Article  CAS  Google Scholar 

  15. Henes B, Sonnleitner B (2007) Controlled fed-batch by tracking the maximal culture capacity. J Biotechnol 132:118–126.

    Article  CAS  Google Scholar 

  16. Jobé AM, Herwig C, Surzyn M, Walker B, Marison I, von Stockar U (2003) Generally applicable fed-batch culture concept based on the detection of metabolic state by on-line balancing. Biotechnol Bioeng 82:627–639.

    Article  CAS  Google Scholar 

  17. Klockow C, Hüll D, Hitzmann B (2008) Model based substrate set point control of yeast cultivation processes based on FIA measurements. Anal Chim Acta 623:30–37.

    Article  CAS  Google Scholar 

  18. Kristensen NR (2003) Fed-batch process modelling for state estimation and optimal control: a stochastic grey-box modelling framework, [1. oplag]. Department of Chemical Engineering, Technical University of Denmark, Lyngby

    Google Scholar 

  19. Marose S, Lindemann C, Scheper T (1998) Two-dimensional fluorescence spectroscopy: a new tool for on-line bioprocess monitoring. Biotechnol Prog 14:63–74.

    Article  CAS  Google Scholar 

  20. Mears L, Stocks SM, Sin G, Gernaey KV (2017) A review of control strategies for manipulating the feed rate in fed-batch fermentation processes. J Biotechnol 245:34–46.

    Article  CAS  Google Scholar 

  21. Odman P, Johansen CL, Olsson L, Gernaey KV, Lantz AE (2009) On-line estimation of biomass, glucose and ethanol in Saccharomyces cerevisiae cultivations using in situ multi-wavelength fluorescence and software sensors. J Biotechnol 144:102–112.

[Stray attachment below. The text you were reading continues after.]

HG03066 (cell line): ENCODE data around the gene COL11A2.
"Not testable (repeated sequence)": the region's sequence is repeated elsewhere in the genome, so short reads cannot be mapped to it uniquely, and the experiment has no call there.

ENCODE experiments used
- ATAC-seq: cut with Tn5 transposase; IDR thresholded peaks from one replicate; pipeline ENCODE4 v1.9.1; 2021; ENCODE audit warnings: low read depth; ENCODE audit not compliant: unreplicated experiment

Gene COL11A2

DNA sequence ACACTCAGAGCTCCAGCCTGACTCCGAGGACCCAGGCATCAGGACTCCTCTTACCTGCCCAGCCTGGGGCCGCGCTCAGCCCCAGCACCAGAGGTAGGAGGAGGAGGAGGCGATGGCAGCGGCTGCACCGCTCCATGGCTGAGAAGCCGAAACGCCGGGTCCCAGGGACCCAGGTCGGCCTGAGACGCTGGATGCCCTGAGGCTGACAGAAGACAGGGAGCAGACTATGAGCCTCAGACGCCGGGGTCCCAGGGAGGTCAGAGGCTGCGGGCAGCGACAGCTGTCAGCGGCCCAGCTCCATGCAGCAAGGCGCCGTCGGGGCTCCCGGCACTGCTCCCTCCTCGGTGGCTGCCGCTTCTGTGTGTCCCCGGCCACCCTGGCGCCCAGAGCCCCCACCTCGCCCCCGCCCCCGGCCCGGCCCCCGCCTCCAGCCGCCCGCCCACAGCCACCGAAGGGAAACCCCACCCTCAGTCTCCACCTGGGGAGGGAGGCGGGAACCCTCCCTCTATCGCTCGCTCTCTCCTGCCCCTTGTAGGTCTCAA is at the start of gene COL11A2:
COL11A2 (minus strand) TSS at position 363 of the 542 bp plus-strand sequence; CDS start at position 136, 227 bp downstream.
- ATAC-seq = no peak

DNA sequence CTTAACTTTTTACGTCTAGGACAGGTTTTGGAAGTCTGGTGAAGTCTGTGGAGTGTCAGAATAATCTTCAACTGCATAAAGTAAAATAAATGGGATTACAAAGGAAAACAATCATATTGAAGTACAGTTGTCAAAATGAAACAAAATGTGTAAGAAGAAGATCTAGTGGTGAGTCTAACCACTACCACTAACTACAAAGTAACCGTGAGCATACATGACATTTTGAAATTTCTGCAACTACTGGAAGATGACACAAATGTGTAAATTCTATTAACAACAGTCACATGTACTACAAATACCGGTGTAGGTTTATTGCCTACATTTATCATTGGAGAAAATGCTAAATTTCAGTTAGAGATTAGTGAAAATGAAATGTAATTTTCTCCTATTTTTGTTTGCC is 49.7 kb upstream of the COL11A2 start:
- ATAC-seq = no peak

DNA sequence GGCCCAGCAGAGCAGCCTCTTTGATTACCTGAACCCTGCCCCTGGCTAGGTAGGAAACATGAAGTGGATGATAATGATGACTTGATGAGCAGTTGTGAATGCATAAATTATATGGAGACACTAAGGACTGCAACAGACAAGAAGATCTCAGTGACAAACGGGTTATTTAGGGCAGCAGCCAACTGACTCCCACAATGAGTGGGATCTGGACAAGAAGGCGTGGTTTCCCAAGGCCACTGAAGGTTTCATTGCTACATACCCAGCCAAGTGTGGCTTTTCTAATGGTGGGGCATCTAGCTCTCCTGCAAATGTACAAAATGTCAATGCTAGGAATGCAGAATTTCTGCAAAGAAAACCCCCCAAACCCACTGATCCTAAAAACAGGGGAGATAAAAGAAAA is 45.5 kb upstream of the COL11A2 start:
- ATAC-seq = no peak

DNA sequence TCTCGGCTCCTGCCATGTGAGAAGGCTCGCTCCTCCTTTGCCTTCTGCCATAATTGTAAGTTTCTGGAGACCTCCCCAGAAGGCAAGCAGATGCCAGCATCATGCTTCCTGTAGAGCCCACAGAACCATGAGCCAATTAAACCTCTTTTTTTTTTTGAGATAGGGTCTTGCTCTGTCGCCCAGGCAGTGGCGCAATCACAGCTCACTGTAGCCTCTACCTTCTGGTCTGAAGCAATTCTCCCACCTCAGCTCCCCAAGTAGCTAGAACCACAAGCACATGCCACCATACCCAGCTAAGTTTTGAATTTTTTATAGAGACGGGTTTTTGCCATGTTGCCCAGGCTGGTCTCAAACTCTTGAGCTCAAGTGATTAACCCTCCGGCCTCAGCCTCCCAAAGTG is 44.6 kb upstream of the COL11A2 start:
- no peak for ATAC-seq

Article  CAS  Google Scholar 

  22. O’Toole M, Diamond D (2008) Absorbance based light emitting diode optical sensors and sensing devices. Sensors 8:2453–2479

    Article  Google Scholar 

  23. Pham HTB, Larsson G, Enfors S (1998) Growth and energy metabolism in aerobic fed-batch cultures of Saccharomyces cerevisiae: simulation and model verification. Biotechnol Bioeng 60:474–482.;2-J

    Article  CAS  Google Scholar 

  24. Rhee JI, Kang T (2007) On-line process monitoring and chemometric modeling with 2D fluorescence spectra obtained in recombinant E. coli fermentations. Process Biochem 42:1124–1134.

    Article  CAS  Google Scholar 

  25. Rossi DM, Solle D, Hitzmann B, Ayub MAZ (2012) Chemometric modeling and two-dimensional fluorescence analysis of bioprocess with a new strain of Klebsiella pneumoniae to convert residual glycerol into 1,3-propanediol. J Ind Microbiol Biotechnol 39:701–708.